World Health Organization classifies radiofrequency electromagnetic fields as a possibly carcinogenic to humans

The World Health Organization’s International Agency for Research on Cancer – Press Release 208

IARC CLASSIFIES RADIOFREQUENCY ELECTROMAGNETIC FIELDS AS
POSSIBLY CARCINOGENIC TO HUMANS
Lyon, France, May 31, 2011 ‐‐ The WHO/International Agency for Research on Cancer (IARC) has classified radiofrequency electromagnetic fields as possibly carcinogenic to humans (Group 2B), based on an increased risk for glioma, a malignant type of brain cancer1, associated with wireless phone use.

Background

Over the last few years, there has been mounting concern about the possibility of adverse health effects resulting from exposure to radiofrequency electromagnetic fields, such as those emitted by wireless communication devices. The number of mobile phone subscriptions is
estimated at 5 billion globally.
From May 24–31 2011, a Working Group of 31 scientists from 14 countries has been meeting at IARC in Lyon, France, to assess the potential carcinogenic hazards from exposure to radiofrequency electromagnetic fields. These assessments will be published as Volume 102 of the IARC Monographs, which will be the fifth volume in this series to focus on physical agents, after Volume 55 (Solar Radiation), Volume 75 and Volume 78 on ionizing radiation (X‐rays, gamma‐rays, neutrons, radio‐nuclides), and Volume 80 on non‐ionizing radiation (extremely low‐frequency electromagnetic fields).

The IARC Monograph Working Group discussed the possibility that these exposures might induce long‐term health effects, in particular an increased risk for cancer. This has relevance for public health, particularly for users of mobile phones, as the number of users is large and growing, particularly among young adults and children.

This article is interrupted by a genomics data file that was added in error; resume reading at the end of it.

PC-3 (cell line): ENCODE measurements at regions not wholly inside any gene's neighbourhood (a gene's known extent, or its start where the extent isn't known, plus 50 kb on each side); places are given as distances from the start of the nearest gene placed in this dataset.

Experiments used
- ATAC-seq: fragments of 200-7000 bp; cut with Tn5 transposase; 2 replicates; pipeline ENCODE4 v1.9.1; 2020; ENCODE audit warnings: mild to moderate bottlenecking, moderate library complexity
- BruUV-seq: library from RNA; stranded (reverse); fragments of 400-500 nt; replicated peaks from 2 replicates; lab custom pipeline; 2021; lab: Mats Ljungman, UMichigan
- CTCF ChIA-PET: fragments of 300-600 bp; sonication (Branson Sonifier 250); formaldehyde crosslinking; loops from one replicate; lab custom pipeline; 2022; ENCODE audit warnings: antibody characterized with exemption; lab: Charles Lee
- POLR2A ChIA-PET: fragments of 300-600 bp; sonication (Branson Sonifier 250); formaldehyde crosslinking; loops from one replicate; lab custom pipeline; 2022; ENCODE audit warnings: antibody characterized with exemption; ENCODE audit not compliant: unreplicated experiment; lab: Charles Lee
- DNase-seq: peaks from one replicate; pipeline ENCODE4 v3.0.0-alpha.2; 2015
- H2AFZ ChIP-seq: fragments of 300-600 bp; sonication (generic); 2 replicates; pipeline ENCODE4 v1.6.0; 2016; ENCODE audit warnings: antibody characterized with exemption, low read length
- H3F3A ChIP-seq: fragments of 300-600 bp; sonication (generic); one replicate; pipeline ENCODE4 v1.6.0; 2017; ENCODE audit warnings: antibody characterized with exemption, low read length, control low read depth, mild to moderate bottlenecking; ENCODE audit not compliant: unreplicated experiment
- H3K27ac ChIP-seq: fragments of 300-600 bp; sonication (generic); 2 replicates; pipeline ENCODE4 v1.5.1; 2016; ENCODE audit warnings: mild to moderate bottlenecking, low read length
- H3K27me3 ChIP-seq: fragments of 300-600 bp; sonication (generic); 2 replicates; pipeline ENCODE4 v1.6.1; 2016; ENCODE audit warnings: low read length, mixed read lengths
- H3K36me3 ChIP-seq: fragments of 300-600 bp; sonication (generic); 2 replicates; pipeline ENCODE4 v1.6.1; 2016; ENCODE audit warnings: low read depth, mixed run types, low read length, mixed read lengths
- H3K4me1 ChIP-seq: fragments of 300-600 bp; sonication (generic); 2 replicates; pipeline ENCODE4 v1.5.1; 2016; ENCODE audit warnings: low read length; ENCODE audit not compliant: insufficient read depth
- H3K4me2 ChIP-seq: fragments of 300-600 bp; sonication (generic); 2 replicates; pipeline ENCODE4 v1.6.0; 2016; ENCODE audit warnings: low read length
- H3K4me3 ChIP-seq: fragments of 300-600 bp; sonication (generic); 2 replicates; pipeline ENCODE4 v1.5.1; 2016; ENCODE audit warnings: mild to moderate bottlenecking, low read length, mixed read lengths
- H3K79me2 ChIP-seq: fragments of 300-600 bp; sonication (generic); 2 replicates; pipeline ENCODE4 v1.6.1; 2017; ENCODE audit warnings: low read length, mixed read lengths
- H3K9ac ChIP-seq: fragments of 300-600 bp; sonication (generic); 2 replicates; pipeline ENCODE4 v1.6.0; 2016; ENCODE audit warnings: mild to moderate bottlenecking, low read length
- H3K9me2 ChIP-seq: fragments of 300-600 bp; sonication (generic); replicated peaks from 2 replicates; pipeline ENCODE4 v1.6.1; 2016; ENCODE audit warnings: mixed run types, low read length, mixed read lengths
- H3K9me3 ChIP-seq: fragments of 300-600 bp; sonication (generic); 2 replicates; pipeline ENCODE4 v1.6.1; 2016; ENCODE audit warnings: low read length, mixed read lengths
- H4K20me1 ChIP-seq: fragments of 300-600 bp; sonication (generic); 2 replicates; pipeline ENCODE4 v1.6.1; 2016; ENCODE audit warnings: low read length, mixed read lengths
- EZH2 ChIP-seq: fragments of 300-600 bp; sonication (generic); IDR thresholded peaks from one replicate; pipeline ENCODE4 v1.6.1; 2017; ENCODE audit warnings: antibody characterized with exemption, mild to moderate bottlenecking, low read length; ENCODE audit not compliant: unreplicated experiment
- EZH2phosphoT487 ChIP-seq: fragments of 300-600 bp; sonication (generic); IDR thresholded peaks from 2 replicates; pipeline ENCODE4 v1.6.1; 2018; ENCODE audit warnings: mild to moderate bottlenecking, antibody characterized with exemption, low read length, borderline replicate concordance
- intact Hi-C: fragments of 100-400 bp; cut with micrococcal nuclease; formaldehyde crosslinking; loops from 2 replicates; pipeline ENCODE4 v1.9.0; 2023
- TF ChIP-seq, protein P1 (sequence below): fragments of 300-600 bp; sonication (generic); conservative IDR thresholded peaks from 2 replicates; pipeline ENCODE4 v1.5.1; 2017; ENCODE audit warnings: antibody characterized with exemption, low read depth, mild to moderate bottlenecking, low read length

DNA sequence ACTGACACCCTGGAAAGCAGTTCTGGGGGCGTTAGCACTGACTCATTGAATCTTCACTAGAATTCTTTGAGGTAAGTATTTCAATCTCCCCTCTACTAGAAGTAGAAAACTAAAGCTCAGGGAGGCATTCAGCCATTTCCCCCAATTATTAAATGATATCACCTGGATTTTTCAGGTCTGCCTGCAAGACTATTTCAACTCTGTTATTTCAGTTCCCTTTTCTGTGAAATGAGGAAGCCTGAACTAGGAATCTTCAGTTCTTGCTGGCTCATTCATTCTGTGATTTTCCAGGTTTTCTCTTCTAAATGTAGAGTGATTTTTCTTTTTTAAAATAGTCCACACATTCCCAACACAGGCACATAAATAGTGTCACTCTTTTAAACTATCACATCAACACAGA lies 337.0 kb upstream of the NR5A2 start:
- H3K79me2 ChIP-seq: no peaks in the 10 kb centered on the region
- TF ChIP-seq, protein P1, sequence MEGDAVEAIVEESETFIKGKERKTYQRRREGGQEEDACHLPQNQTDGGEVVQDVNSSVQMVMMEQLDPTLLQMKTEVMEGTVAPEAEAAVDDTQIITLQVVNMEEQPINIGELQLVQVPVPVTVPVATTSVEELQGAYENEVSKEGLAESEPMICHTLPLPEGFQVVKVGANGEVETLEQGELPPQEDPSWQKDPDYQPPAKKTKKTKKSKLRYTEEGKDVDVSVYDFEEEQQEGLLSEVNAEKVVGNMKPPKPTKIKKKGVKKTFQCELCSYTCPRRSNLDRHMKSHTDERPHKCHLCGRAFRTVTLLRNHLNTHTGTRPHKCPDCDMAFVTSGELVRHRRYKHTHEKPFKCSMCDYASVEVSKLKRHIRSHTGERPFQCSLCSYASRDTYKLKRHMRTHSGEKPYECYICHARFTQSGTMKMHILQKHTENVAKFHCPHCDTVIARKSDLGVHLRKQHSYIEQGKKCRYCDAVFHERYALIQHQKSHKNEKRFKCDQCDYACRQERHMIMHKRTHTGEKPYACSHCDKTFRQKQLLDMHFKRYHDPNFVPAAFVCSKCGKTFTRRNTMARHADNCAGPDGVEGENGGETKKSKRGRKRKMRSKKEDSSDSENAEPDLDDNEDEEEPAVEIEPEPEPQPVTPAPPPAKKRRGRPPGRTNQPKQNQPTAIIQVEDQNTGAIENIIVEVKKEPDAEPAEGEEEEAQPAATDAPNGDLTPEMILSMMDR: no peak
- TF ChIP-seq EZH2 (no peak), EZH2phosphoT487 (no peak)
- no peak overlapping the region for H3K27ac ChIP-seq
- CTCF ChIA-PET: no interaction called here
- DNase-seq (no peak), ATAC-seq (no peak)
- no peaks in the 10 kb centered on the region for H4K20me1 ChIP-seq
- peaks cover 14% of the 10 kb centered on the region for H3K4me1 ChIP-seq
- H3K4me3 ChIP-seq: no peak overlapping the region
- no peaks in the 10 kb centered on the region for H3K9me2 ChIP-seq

The IARC Monograph Working Group discussed and evaluated the available literature on the following exposure categories involving radiofrequency electromagnetic fields:
¾ occupational exposures to radar and to microwaves;
¾ environmental exposures associated with transmission of signals for radio, television and wireless telecommunication; and
¾ personal exposures associated with the use of wireless telephones.
International experts shared the complex task of tackling the exposure data, the studies of cancer in humans, the studies of cancer in experimental animals, and the mechanistic and other relevant data.

1 237 913 new cases of brain cancers (all types combined) occurred around the world in 2008 (gliomas represent 2/3 of these). Source: Globocan 2008Page 2

Read the full press release here.

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